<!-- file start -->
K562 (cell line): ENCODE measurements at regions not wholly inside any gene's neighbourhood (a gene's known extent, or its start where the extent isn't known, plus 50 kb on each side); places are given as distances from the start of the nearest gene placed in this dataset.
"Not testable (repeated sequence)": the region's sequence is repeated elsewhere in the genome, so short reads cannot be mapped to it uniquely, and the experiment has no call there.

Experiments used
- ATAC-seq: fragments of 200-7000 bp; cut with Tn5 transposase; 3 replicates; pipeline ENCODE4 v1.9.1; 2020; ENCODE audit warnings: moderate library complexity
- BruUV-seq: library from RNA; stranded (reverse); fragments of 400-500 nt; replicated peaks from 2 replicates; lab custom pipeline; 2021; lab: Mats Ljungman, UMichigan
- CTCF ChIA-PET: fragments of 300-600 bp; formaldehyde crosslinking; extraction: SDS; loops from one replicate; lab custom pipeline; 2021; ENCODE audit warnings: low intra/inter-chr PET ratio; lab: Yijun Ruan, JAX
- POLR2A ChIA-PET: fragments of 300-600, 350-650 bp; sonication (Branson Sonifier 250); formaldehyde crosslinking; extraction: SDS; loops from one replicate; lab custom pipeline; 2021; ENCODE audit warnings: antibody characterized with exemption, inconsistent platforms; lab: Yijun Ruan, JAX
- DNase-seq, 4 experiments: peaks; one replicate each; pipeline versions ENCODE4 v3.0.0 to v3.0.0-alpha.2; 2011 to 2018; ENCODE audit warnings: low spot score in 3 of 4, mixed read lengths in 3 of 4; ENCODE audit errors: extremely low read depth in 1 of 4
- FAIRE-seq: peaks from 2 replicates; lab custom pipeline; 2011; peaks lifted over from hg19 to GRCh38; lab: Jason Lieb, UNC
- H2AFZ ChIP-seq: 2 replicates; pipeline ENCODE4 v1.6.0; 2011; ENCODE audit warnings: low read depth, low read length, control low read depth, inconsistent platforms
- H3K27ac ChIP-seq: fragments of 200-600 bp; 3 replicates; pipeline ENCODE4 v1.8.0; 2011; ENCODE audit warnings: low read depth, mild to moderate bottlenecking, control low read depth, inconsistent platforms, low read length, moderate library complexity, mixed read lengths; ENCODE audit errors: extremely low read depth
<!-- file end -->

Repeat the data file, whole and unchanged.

K562 (cell line): ENCODE measurements at regions not wholly inside any gene's neighbourhood (a gene's known extent, or its start where the extent isn't known, plus 50 kb on each side); places are given as distances from the start of the nearest gene placed in this dataset.
"Not testable (repeated sequence)": the region's sequence is repeated elsewhere in the genome, so short reads cannot be mapped to it uniquely, and the experiment has no call there.

Experiments used
- ATAC-seq: fragments of 200-7000 bp; cut with Tn5 transposase; 3 replicates; pipeline ENCODE4 v1.9.1; 2020; ENCODE audit warnings: moderate library complexity
- BruUV-seq: library from RNA; stranded (reverse); fragments of 400-500 nt; replicated peaks from 2 replicates; lab custom pipeline; 2021; lab: Mats Ljungman, UMichigan
- CTCF ChIA-PET: fragments of 300-600 bp; formaldehyde crosslinking; extraction: SDS; loops from one replicate; lab custom pipeline; 2021; ENCODE audit warnings: low intra/inter-chr PET ratio; lab: Yijun Ruan, JAX
- POLR2A ChIA-PET: fragments of 300-600, 350-650 bp; sonication (Branson Sonifier 250); formaldehyde crosslinking; extraction: SDS; loops from one replicate; lab custom pipeline; 2021; ENCODE audit warnings: antibody characterized with exemption, inconsistent platforms; lab: Yijun Ruan, JAX
- DNase-seq, 4 experiments: peaks; one replicate each; pipeline versions ENCODE4 v3.0.0 to v3.0.0-alpha.2; 2011 to 2018; ENCODE audit warnings: low spot score in 3 of 4, mixed read lengths in 3 of 4; ENCODE audit errors: extremely low read depth in 1 of 4
- FAIRE-seq: peaks from 2 replicates; lab custom pipeline; 2011; peaks lifted over from hg19 to GRCh38; lab: Jason Lieb, UNC
- H2AFZ ChIP-seq: 2 replicates; pipeline ENCODE4 v1.6.0; 2011; ENCODE audit warnings: low read depth, low read length, control low read depth, inconsistent platforms
- H3K27ac ChIP-seq: fragments of 200-600 bp; 3 replicates; pipeline ENCODE4 v1.8.0; 2011; ENCODE audit warnings: low read depth, mild to moderate bottlenecking, control low read depth, inconsistent platforms, low read length, moderate library complexity, mixed read lengths; ENCODE audit errors: extremely low read depth